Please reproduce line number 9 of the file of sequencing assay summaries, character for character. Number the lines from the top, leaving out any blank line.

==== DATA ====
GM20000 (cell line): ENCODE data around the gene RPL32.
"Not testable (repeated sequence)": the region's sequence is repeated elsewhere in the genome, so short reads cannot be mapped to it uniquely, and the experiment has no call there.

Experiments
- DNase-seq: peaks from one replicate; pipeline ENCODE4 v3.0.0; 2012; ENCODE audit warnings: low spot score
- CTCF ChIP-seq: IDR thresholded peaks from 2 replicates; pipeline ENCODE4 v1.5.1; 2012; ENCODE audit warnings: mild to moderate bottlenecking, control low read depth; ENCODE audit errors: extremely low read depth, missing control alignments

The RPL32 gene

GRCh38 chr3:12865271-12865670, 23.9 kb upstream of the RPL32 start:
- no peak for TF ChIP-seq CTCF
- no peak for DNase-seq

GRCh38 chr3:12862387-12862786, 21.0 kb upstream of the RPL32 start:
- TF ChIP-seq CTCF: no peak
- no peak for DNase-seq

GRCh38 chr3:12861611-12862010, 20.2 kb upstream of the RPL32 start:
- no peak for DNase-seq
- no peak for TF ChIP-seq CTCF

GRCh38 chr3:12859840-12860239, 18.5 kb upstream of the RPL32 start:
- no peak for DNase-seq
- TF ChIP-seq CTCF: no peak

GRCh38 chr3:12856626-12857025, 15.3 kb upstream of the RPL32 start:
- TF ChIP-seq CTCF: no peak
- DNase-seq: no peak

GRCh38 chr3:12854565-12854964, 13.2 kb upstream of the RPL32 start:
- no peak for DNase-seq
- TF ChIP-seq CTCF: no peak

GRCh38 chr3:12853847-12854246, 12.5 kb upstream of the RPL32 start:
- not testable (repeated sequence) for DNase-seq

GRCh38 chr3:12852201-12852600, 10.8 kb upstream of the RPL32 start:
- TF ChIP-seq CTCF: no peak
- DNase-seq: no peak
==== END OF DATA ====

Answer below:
- no peak for DNase-seq